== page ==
Trouble with Time
OFFICIAL RANKIN/BASS SYNOPSIS
While looking for Thundrillium (the ThunderTank’s source of power), TYGRA gets caught in the Cave of Time, aging him rapidly and making him too feeble to leave. LION-O rushes to assist, but WILLA, a Forest Warrior, warns him that he is not quick enough to escape the cave’s magic. CHEETARA’s super speed enables her to rescue TYGRA without any ill effect. WILLA directs them to the Geyser of Life where (after battling the winged snakes who guard the fountain) TYGRA is restored to his true age.
MORALS BY DR. ROBERT KUISIS
Patience is a worthwhile virtue. Acting on impulses is shortsighted and often foolhardy. Sometimes it is important to temper impulses and delay before acting. Thinking through a situation can save time, can avoid creating additional problems, and can lead to more desirable results. The ability in pre-school children to delay gratification of impulses by waiting is an important index of cognitive and social competence, coping skills, and school performance at an adolescent age (Mischel, in press). An important element which influences the ability to delay when faced with a situation calling for either an immediate gratification or a delayed but more desirable outcome is the way in which the rewards of an action are thought about. If the mental representation of the immediate reward is arousal-generating (e.g. focusing on the taste of pretzels), the delay is lengthened (Mischel, 1981).
MISCHEL, W. (In Press). “Delay of Gratification as Process and a Person Variable in Development”. In D. Magnusson and V.P. Allen (Eds.), Interactions in Human Development. New York: Academic Press.
MISCHEL, W. (1981). “Metacognition and the Rules of Delay”. In J. Flavell and L.D. Ross (Eds.), Cognitive Social Development: Frontiers and Possible Futures (pp. 240-271). New York: Cambridge U. Press.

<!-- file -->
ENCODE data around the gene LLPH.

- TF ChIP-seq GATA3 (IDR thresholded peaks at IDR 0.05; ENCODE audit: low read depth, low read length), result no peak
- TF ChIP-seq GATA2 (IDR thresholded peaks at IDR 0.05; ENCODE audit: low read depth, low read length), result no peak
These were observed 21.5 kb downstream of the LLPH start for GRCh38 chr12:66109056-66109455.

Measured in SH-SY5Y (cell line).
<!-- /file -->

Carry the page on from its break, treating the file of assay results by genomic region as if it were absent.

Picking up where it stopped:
THUNDERCATS.ORG EPISODE REVIEW
Although the seventh episode to be broadcast in the U.S., “Trouble With Time” is the fifth episode of ThunderCats to be produced, and so consequently follows on from where the previous episode left off, with the ThunderCats and Mutants both continuing to settle into life on Third Earth. Interestingly, this episode begins with a similar theme to that of the aforementioned previous episode, “The Slaves of Castle Plun-Darr”. In that episode, the contrast between the two opposing races is showcased by their differing approaches to establishing a base on their adopted planet, the ThunderCats building Cats Lair with the assistance of the Ro-Bear Berbils with whom they have formed a bond of friendship, and the Mutants building Castle Plun-Darr by enslaving the docile Brutemen to serve as workers. At the start of this episode, both the Mutants and the ThunderCats have differing practical problems—the Mutants, presumably used to being served by slaves and thus unable to properly feed themselves, require a “woman’s touch” to attend to their culinary needs, whilst the ThunderCats are running low on energy and need to search Third Earth for Thundrillium, their fuel supply. Whilst the ThunderCats’ needs are obviously more understandable, nonetheless this is a clever way of not only showing both parties still adjusting to life on Third Earth, but also showcasing the differences between the two.